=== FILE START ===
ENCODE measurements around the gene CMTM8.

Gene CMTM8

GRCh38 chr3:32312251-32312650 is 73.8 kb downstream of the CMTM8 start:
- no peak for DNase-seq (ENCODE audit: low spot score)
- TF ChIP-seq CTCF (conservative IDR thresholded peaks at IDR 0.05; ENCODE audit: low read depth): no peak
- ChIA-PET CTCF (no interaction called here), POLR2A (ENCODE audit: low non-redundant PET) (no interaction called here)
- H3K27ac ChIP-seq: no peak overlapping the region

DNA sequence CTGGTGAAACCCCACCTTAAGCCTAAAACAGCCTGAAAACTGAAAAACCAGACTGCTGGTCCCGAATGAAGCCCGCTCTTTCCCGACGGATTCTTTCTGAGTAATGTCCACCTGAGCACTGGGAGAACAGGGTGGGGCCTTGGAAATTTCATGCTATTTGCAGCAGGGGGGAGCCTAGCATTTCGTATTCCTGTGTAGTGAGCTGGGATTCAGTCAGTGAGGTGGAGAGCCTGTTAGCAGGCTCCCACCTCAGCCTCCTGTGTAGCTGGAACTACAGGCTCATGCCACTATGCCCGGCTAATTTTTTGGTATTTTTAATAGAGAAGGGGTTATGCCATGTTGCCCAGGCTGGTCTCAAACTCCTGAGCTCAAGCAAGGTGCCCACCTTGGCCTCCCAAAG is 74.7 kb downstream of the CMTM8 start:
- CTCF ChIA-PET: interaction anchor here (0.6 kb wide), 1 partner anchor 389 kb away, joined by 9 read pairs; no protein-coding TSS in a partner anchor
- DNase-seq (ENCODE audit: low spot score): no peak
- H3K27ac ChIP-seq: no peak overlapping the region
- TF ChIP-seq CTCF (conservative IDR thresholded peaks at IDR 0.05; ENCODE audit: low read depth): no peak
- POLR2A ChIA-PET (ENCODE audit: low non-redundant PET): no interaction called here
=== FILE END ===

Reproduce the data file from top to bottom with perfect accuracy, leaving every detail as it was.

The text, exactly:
ENCODE measurements around the gene CMTM8.

Gene CMTM8

GRCh38 chr3:32312251-32312650 is 73.8 kb downstream of the CMTM8 start:
- no peak for DNase-seq (ENCODE audit: low spot score)
- TF ChIP-seq CTCF (conservative IDR thresholded peaks at IDR 0.05; ENCODE audit: low read depth): no peak
- ChIA-PET CTCF (no interaction called here), POLR2A (ENCODE audit: low non-redundant PET) (no interaction called here)
- H3K27ac ChIP-seq: no peak overlapping the region

DNA sequence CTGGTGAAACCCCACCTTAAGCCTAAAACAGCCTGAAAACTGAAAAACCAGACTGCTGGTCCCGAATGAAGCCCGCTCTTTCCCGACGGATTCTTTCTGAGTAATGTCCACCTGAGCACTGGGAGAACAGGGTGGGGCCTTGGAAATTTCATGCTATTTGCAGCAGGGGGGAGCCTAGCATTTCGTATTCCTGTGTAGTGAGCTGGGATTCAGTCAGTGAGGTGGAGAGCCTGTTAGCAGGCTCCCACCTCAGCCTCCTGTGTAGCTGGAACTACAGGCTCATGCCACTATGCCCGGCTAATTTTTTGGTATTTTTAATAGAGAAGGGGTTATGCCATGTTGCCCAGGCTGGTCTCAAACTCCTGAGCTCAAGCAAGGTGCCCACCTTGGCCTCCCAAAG is 74.7 kb downstream of the CMTM8 start:
- CTCF ChIA-PET: interaction anchor here (0.6 kb wide), 1 partner anchor 389 kb away, joined by 9 read pairs; no protein-coding TSS in a partner anchor
- DNase-seq (ENCODE audit: low spot score): no peak
- H3K27ac ChIP-seq: no peak overlapping the region
- TF ChIP-seq CTCF (conservative IDR thresholded peaks at IDR 0.05; ENCODE audit: low read depth): no peak
- POLR2A ChIA-PET (ENCODE audit: low non-redundant PET): no interaction called here